Mortgage Mess Weighs On Banks



If you don’t believe the devil is in the details, ask a banker.

Others believe the issues bedeviling banks and bank stocks are about more than mere “details,” that banks’ problems stem not from typos but from negligence at both the front and back ends of the mortgage process.

The allegedly shoddy paperwork coming to light in the foreclosure process has strengthened the arguments that banks weren’t exactly dotting every “i” and crossing every “t” at the front end of the mortgage process, either.

Most banks that originated mortgages didn’t hold all of them, instead packaging the mortgages and selling them to investors in a process called “securitization.” The problem for banks is that many investors who bought these mortgage-backed securities — and who saw their investments implode during the financial crisis — claim banks misrepresented the characteristics of those bundled mortgages. Thus, these investors are demanding that the banks buy back the investments at full price.

How deep is this problem? One estimate pegs the repurchase exposure for the bank that has become the poster child of the “put-back” problem — Bank of America ($13; BAC) — at nearly $50 billion, equal to nearly 40% of its stock-market value. Others say that neither Bank of America nor any other bank will pay full price to repurchase what some argue is potentially $100 billion in dud mortgage securities, that the banks will settle with investors for a lot less.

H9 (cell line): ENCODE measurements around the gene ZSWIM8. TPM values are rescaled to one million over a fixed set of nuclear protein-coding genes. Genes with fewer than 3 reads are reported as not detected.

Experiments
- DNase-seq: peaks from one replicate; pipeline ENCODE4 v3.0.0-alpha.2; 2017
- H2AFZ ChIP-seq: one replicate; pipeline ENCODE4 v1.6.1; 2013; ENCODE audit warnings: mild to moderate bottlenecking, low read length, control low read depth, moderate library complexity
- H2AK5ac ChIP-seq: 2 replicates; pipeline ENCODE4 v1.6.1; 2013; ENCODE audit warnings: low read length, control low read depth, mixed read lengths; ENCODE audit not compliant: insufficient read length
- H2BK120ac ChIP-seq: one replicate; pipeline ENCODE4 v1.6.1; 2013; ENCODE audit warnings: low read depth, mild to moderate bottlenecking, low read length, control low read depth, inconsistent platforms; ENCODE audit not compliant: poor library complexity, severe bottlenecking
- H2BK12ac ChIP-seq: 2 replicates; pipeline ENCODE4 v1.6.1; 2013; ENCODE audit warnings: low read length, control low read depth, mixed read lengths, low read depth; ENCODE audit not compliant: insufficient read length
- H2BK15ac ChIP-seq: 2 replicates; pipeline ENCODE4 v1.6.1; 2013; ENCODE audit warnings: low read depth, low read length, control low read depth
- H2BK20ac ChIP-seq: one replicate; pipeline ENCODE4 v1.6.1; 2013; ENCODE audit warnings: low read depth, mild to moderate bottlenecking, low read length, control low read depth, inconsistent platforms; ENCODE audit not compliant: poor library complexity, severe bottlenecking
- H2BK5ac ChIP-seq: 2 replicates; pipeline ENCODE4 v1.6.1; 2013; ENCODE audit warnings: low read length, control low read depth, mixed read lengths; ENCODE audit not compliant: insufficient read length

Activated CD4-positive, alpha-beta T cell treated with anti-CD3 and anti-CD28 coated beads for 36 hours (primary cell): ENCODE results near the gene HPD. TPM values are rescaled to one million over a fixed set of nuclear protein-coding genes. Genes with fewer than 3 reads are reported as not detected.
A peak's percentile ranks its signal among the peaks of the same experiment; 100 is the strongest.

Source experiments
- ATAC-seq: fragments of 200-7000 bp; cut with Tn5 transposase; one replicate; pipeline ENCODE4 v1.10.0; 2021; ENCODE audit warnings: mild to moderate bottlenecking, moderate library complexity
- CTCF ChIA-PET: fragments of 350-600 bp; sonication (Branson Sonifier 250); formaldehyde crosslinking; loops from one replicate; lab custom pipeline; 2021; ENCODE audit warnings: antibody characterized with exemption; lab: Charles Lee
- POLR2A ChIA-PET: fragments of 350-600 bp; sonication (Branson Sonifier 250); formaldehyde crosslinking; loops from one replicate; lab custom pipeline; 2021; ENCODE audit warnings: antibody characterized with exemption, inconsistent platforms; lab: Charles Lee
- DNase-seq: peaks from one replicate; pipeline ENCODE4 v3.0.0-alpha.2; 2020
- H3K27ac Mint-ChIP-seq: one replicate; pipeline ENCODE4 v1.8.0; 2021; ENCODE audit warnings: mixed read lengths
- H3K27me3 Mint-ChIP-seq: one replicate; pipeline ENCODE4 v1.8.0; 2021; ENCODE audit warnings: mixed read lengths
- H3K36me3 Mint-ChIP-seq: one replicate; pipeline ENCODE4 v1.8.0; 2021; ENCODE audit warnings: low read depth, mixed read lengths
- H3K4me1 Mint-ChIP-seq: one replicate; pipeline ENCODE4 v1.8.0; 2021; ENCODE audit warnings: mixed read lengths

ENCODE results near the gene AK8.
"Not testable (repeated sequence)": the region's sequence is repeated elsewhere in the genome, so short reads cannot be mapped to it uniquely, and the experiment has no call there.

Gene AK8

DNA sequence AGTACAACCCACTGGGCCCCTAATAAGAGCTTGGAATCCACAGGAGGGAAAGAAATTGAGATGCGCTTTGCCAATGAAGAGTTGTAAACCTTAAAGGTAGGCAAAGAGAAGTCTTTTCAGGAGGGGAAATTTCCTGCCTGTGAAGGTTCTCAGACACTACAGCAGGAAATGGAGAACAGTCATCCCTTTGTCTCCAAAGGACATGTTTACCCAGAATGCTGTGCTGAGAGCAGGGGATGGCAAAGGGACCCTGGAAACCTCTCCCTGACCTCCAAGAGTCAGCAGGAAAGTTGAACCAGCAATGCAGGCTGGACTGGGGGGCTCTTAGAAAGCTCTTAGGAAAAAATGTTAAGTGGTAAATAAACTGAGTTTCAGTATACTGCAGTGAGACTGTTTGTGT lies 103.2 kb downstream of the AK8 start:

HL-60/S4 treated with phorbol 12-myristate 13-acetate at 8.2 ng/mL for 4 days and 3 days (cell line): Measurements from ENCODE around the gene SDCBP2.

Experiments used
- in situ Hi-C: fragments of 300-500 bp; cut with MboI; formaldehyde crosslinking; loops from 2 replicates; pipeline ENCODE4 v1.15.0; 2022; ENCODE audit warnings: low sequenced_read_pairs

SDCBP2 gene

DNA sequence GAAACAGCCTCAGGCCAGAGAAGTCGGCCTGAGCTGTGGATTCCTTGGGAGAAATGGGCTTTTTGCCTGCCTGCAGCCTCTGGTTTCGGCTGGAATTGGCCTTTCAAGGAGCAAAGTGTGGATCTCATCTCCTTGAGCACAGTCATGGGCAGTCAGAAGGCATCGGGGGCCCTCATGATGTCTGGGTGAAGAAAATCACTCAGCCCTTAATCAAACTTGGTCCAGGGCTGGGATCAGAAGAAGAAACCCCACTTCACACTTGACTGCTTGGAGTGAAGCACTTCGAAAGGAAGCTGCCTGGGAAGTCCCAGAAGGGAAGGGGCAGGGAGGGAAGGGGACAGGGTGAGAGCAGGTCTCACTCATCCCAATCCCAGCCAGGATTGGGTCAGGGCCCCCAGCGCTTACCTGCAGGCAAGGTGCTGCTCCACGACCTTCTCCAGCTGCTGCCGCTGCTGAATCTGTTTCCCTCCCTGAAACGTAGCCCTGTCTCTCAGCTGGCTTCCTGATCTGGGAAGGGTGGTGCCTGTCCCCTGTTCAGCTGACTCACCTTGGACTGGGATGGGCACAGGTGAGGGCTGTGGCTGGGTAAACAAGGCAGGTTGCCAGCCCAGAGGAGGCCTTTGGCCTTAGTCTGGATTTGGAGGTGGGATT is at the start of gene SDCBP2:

Partly due to uncertainty surrounding the put-back issue, banking stocks had underperformed until Nov. 4, when the group rallied on news that the Federal Reserve may soon allow “healthy” institutions to raise their dividends.

Our sole recommendation in the banking group is J.P. Morgan Chase ($41; JPM), the most financially sound of the major banks. J.P. Morgan’s put-back problem seems fairly well contained. The company said it has received demands to buy back $2.92 billion of bonds this year, versus $3.04 billion for all of 2009.

J.P. Morgan has set aside reserves of $3 billion for put-backs and believes it is through the worst of the repurchase demands, because the majority of the loans involved would have already gone bad. J.P. Morgan, trading at less than 11 times expected 2010 earnings, is rated Buy and Long-Term Buy.

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